Reasons Why Your Camera is Your Friend

I recommend that anyone helping a senior to deal with their stuff should take lots of photos. This is especially needed if there is going to be some downsizing. When I work with a client, I begin by taking digital photos of the four walls in each room. It doesn’t matter if the room is pristine or messy. The purpose is to track the disposition of the items in the room. In the course of weeding out, and especially if a move is to take place, there is a fog that sets in regarding the whereabouts of various items. In addition to taking photos of the rooms, I also take photos of specific items. This photographic inventory is useful for:

  • Sending the photos as email attachments to provide descriptions for family members who can’t be present so that they can understand which item is being considered for donation or sale, and decide whether they want the item.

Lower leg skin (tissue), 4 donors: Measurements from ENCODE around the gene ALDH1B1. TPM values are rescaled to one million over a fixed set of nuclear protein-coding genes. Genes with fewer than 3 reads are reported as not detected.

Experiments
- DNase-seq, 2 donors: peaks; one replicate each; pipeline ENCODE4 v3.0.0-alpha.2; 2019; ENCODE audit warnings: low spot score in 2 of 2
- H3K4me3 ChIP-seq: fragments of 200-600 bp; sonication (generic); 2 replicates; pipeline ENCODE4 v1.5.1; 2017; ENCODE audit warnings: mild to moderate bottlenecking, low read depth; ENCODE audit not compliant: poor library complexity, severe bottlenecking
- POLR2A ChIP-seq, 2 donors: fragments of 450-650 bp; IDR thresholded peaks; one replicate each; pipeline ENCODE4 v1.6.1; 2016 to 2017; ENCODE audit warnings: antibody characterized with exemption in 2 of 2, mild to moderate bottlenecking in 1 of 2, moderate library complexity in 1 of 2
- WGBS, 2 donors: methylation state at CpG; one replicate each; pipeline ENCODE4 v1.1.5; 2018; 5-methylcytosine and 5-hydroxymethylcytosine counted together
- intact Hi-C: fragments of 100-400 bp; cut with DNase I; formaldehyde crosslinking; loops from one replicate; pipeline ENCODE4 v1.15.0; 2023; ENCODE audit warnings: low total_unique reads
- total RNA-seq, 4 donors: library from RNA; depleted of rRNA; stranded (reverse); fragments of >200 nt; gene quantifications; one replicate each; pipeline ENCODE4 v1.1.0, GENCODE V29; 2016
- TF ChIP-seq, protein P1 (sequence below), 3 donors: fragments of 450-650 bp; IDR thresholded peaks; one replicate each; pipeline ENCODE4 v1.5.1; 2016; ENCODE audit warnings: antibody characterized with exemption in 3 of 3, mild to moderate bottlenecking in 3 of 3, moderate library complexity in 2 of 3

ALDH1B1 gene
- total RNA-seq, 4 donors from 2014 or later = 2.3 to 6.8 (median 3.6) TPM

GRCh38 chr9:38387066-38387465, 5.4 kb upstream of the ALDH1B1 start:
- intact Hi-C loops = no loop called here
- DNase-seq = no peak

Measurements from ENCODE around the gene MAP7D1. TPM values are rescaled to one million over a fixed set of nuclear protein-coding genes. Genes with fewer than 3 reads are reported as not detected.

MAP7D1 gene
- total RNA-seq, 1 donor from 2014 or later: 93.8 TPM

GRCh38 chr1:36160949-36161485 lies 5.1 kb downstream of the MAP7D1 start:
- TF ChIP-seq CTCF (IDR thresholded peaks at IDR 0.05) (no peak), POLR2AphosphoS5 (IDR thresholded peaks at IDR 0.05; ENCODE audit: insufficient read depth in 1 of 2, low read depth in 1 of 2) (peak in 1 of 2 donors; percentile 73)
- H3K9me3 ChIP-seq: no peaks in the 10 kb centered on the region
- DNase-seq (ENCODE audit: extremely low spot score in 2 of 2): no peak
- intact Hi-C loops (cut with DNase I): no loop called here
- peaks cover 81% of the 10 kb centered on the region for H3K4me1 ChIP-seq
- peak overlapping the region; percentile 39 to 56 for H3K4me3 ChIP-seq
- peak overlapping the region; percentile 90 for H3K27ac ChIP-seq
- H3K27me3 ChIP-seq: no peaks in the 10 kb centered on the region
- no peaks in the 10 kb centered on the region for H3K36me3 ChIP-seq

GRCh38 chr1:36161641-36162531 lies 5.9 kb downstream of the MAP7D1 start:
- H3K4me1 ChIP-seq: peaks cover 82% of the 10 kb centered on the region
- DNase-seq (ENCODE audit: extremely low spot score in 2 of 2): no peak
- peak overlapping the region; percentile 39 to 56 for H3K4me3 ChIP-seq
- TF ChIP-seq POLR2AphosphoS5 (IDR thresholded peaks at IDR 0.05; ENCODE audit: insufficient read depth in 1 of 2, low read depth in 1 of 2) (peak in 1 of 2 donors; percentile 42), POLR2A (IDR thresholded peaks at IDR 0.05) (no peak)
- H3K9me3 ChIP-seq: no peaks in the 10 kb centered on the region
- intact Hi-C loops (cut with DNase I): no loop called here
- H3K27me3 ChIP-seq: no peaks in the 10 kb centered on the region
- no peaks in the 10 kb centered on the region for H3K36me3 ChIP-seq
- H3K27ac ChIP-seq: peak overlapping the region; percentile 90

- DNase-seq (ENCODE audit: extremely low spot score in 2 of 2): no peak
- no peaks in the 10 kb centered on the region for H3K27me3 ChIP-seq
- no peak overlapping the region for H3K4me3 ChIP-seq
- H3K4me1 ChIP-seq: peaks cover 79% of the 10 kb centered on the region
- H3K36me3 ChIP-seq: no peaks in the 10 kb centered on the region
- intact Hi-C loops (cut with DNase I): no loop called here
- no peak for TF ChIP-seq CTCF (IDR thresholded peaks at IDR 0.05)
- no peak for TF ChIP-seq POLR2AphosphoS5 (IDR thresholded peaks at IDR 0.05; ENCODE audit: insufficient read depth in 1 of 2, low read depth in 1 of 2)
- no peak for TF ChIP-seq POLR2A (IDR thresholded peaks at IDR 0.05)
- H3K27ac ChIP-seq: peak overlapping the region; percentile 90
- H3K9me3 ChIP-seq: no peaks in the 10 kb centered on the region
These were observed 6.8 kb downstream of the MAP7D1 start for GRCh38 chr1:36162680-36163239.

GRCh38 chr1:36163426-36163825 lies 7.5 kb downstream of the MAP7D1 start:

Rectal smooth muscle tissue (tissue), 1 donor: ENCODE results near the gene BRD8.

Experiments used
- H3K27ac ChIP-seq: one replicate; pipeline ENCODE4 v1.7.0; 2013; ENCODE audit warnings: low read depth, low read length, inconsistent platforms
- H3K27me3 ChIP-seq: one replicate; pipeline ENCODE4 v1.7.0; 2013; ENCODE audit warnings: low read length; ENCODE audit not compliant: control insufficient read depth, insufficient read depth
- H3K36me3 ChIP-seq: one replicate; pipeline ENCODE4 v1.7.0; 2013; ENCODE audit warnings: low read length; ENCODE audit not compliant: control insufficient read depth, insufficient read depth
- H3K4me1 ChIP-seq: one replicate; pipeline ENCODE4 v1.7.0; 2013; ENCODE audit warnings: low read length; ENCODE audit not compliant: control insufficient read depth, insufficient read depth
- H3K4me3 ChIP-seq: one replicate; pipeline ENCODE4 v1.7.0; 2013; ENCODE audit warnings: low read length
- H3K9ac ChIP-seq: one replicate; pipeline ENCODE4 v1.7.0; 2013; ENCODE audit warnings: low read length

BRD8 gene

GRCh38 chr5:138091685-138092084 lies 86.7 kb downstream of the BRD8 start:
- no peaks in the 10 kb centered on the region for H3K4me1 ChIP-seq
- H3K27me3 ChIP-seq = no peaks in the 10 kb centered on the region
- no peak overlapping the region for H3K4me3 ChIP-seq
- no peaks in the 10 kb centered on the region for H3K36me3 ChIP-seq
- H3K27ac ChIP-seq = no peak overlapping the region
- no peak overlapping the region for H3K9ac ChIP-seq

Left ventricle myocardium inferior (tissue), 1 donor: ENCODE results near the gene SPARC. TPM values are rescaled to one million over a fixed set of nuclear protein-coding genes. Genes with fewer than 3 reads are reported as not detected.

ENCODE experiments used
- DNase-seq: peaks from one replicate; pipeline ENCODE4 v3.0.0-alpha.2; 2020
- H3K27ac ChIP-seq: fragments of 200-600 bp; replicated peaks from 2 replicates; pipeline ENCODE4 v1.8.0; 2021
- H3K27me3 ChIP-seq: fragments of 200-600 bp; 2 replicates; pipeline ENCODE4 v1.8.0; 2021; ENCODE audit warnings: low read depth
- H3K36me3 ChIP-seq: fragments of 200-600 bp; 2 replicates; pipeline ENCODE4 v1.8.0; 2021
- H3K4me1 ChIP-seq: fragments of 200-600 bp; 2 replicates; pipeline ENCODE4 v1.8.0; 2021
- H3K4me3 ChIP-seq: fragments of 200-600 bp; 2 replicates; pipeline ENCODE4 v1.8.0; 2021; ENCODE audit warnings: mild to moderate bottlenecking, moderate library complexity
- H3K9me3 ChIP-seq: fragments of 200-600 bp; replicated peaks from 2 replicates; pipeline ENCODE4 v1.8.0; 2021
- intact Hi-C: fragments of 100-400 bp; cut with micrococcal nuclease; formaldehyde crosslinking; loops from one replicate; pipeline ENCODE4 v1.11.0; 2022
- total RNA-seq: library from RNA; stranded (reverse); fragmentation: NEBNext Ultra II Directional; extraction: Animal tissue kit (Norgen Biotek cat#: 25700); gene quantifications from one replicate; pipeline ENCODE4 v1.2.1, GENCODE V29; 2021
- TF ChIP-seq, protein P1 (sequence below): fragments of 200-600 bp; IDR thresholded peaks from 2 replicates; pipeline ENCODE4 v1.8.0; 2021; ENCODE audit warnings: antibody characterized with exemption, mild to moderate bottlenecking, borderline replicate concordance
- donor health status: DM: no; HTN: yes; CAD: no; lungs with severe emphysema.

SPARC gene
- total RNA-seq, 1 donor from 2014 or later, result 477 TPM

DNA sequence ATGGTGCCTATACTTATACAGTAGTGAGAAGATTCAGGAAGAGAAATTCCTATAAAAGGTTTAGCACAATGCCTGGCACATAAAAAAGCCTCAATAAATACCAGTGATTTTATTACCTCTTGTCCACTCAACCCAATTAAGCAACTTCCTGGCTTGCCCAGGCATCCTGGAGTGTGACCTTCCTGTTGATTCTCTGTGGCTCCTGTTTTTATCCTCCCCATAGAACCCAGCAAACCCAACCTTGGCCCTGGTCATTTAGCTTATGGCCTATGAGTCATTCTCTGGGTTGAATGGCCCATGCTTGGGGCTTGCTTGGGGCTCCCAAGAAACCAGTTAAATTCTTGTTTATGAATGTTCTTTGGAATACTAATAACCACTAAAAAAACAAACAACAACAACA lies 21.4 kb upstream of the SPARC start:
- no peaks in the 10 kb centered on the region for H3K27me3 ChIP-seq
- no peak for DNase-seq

•  Emailing to auctioneers to see if the items are suitable for their auctions.
  •  In case of accusations of theft or damage. This can be especially important if the elderly person is confused. It is easier for them to believe an item was stolen than that they decided to sell or donate it. In case there is actual theft, the photo is proof of what was lost.
  •  Memory keepsakes – sometimes the senior is willing to let the item go for sale or donation as long as they have the photo of it as a memento. The digital photos can be printed and placed in an album as a gift.
Harriet Vaughan

About Harriet Vaughan

I am a Senior Move Manager, working with Senior Citizens and their families when it is time to downsize or just make the home safer and more comfortable for aging in place. I help these people make decisions about what to keep, throw out, donate, or sell. I also offer workshops on "Getting Things Done When You Are Over 60". I write about how to overcome memory lapses and how to use your physical energy well. I have a degree in Home Economics from the University of Maine. I live in Coopers Mills, about 14 miles east of Augusta. I have been married for almost 50 years to my husband, Chuck Vaughan. Our business is called Legacy Years Transition Services.